Therefore, the US created unconditional terms of surrender, knowingly going against the Japanese ethic of honour and against the institute of the emperor, whom most Americans probably wanted dead. Consequently, the use of the atomic bomb became a way to avenge America's fallen soldiers while also keeping the USSR in check in Europe. The Japanese civilian casualties did not matter in this strategy. Also, it did not prevent the Cold War, as the USSR was just a few years behind on a-bomb research. At the time, revenge, geopolitics and an expensive project that could not be allowed to simply rust away, meant the atomic bomb had to be hastily deployed “in the field” in order to see its power and aftermath – though little was known about radiation and its effects on humans.
After the debatable “success” of the atomic bomb there was talk of using it again Every country now wanted to know who had one, where it was kept, and when/if they would be using it Causes Differences between the US and the Soviet Union were intensified by suspicions after the war. Power was largely shared between the Soviet Union and the United States. As one wanted to dominate the other conflicts were inevitable. Cold and warm Open warfare is referred
This can be claimed to be proof that war holds back development which in some cases this is almost completely true. On the other hand it can be said that it speeds up development for example a lot of surgical techniques were invented to deal with war casualties and nuclear power is also a result of war thanks to the German atomic physicists. Philosophers believe that necessity is the mother of invention and wars create lots of necessities some of which are useful in more peaceful times whilst others can cause absolute misery in war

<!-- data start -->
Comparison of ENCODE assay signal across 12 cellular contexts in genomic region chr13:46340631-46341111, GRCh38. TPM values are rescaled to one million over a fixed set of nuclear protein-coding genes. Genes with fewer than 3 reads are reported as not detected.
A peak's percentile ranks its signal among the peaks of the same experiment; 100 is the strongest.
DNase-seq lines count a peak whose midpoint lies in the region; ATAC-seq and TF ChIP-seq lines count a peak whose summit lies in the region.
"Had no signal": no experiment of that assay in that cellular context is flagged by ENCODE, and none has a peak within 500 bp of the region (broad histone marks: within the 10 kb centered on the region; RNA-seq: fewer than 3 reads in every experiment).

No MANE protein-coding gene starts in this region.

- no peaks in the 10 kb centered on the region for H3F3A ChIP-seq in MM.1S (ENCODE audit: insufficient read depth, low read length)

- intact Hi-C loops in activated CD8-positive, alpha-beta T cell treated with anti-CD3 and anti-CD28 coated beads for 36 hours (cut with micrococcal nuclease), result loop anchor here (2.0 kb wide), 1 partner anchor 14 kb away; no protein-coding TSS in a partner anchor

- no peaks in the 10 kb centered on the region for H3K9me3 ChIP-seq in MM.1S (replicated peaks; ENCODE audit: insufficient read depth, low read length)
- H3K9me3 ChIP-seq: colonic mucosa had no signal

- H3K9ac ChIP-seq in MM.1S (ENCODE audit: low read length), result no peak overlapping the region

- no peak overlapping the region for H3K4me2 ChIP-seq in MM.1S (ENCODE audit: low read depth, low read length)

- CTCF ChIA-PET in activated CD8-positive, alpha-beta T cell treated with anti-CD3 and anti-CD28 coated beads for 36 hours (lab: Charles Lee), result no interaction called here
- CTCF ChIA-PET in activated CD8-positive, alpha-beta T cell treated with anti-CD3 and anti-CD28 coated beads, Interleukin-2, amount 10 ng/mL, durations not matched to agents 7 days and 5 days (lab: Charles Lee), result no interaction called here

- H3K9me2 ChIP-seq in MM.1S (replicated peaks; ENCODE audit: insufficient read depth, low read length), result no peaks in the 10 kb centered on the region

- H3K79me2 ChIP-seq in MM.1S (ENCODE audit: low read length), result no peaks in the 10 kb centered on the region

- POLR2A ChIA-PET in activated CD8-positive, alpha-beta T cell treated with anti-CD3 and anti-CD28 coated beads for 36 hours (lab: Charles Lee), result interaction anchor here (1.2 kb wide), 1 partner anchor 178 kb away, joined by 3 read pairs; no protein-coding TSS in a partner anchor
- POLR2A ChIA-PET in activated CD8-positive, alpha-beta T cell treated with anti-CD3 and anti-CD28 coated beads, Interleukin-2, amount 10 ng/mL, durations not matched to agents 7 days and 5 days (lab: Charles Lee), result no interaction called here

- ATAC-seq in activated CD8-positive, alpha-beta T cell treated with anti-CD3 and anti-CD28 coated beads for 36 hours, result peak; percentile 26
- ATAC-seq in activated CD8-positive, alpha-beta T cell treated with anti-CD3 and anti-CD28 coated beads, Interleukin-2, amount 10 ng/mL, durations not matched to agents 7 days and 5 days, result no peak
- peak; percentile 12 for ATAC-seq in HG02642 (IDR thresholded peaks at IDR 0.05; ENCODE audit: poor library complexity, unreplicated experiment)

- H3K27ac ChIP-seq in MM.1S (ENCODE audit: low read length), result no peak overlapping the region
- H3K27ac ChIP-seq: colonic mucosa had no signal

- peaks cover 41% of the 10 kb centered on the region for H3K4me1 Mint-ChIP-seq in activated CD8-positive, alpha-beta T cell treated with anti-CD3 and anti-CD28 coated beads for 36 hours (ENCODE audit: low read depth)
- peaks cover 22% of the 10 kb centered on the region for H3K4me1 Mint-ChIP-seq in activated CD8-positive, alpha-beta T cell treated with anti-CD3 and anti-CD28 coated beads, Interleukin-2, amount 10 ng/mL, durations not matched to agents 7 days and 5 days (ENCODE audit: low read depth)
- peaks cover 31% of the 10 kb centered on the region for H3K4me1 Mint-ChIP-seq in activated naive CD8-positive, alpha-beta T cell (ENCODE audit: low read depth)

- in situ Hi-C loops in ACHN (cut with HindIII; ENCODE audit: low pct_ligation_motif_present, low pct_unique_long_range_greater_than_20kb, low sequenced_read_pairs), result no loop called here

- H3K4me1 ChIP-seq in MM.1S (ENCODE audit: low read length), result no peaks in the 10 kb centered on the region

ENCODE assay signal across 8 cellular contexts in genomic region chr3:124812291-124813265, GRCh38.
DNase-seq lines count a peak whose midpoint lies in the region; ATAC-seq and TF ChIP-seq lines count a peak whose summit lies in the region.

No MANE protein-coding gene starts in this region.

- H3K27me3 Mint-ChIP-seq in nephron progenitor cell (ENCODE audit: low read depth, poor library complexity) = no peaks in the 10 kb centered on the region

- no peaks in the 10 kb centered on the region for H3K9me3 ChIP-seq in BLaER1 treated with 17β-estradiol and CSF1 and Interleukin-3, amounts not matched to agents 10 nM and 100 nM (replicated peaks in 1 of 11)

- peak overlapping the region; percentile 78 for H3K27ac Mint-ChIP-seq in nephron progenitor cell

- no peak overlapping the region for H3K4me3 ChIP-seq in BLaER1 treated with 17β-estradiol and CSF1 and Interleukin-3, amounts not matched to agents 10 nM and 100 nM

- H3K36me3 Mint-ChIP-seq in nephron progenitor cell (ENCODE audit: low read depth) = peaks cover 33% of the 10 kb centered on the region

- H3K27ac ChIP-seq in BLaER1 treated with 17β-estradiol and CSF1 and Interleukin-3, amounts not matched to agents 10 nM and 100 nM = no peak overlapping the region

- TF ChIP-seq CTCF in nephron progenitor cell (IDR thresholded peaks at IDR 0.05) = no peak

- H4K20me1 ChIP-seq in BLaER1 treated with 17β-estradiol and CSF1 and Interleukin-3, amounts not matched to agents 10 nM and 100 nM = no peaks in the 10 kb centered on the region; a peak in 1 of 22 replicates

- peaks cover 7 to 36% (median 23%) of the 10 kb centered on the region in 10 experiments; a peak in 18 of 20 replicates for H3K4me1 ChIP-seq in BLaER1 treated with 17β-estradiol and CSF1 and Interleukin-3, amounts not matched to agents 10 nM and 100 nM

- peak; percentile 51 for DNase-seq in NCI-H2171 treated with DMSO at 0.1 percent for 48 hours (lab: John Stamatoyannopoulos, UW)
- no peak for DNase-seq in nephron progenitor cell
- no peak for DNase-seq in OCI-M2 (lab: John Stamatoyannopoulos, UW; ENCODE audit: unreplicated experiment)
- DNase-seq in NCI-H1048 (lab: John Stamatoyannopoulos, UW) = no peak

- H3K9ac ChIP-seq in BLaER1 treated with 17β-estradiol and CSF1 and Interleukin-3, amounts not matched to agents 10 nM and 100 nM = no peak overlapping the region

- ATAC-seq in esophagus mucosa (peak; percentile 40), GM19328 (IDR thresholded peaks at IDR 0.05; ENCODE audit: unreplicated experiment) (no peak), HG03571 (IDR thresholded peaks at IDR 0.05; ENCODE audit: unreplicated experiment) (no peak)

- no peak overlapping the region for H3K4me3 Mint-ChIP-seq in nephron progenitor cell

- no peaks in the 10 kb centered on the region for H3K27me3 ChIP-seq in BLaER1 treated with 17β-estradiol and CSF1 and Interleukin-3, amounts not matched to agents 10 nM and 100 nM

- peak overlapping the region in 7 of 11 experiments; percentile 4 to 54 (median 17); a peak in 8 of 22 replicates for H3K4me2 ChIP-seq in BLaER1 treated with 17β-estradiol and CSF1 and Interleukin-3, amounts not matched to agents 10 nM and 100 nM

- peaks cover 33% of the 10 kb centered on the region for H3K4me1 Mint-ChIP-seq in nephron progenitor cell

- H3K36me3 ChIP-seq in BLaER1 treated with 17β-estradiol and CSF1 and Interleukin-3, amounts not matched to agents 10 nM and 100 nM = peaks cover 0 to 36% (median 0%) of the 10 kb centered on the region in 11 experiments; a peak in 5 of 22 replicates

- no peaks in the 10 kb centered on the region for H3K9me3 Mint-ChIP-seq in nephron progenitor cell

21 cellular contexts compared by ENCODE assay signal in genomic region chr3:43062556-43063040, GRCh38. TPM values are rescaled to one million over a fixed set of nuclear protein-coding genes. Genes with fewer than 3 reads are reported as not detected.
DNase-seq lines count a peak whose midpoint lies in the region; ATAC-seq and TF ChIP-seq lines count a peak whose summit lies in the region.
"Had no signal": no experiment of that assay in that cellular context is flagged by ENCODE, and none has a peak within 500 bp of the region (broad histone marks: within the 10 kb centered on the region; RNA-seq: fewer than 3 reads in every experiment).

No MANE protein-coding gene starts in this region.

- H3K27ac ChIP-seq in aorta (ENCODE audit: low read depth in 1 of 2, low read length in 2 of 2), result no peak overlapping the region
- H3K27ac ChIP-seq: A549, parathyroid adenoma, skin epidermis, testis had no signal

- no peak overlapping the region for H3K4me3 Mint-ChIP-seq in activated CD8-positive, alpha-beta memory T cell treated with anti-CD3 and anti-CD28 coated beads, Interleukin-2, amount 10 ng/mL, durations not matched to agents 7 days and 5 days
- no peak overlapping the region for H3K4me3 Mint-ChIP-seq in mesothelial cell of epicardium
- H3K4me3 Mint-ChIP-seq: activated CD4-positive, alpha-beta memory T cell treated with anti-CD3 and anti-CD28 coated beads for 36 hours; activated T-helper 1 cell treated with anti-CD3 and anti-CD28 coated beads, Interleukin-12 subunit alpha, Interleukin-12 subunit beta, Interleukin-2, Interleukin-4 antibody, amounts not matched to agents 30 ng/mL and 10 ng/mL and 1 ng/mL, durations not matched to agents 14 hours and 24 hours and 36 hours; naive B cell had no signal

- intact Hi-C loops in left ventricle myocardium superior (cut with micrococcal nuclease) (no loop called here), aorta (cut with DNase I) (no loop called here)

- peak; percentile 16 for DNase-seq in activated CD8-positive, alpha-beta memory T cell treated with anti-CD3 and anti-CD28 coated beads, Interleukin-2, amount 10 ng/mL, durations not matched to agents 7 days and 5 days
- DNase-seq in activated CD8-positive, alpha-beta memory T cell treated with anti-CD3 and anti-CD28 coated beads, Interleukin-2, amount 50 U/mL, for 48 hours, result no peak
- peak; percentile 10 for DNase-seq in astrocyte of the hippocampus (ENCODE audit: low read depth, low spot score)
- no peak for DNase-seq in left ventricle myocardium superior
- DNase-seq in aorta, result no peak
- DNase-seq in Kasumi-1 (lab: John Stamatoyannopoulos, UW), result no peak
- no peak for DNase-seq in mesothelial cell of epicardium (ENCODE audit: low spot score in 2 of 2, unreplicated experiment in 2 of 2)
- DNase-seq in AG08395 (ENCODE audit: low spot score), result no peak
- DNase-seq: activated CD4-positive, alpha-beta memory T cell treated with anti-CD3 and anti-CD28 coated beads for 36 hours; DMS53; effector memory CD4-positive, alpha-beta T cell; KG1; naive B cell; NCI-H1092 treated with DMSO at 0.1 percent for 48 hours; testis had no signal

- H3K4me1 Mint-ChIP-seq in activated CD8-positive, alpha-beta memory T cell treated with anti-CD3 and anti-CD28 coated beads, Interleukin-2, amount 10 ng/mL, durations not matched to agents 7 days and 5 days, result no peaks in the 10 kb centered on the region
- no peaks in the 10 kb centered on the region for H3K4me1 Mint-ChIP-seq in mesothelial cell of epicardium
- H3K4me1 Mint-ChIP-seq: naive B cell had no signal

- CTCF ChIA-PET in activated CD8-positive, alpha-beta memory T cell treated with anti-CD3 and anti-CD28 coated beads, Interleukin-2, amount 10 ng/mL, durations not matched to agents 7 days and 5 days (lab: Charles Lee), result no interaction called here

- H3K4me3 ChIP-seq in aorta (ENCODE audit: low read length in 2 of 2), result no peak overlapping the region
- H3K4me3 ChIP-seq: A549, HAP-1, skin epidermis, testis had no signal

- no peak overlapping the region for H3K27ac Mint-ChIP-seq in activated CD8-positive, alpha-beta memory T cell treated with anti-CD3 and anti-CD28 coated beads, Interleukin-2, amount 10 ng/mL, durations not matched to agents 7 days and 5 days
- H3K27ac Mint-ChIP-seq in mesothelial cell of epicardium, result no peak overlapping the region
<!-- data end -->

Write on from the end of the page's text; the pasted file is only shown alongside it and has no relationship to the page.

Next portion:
The arms race began in 1945 when the US dropped their atomic bomb on Japan. Not only did this demonstrate the power of the USA but was the catalyst for an age of rapid weapon development, the arms race. This ended with the Cuban Missile Crisis in 1963, an event that bought the superpowers dangerously close nuclear war. A number of factors other than the accumulating advancements in weaponry lead to the Cuban missile crisis, the personalities of the leaders and the national interests of each country all effected how the arms race developed, leading to the inevitable situation where the USA and USSR were left hovering over the trigger. The main aspect that lead to the Cuban missile crisis was the arms development between 1945-1963.
This isn’t case with as this arms race progressed it became clear about the catastrophic dangers nuclear warfare would bring if the weapons were ever deployed. Seeing the fact that during this period the world was brought to the very brink of annihilation in 1962 but in spite of that the world survived that fearful time and has made significant progress in peace from this period of time to the modern day. So it can be said that bizarrely the nuclear arms race didn’t make the world a more dangerous place as one would assume but rather pushed the world to more peaceful times. On the other hand people’s reaction towards the view at the time i may hold some truth as destructive potential of nuclear war never ceased during this period. The horrific power shown by these weapons when used on Nagasaki and Hiroshima didn’t cause others to be fearful of the USA’s weaponry and to stop production of new weaponry but rather ironically increased it.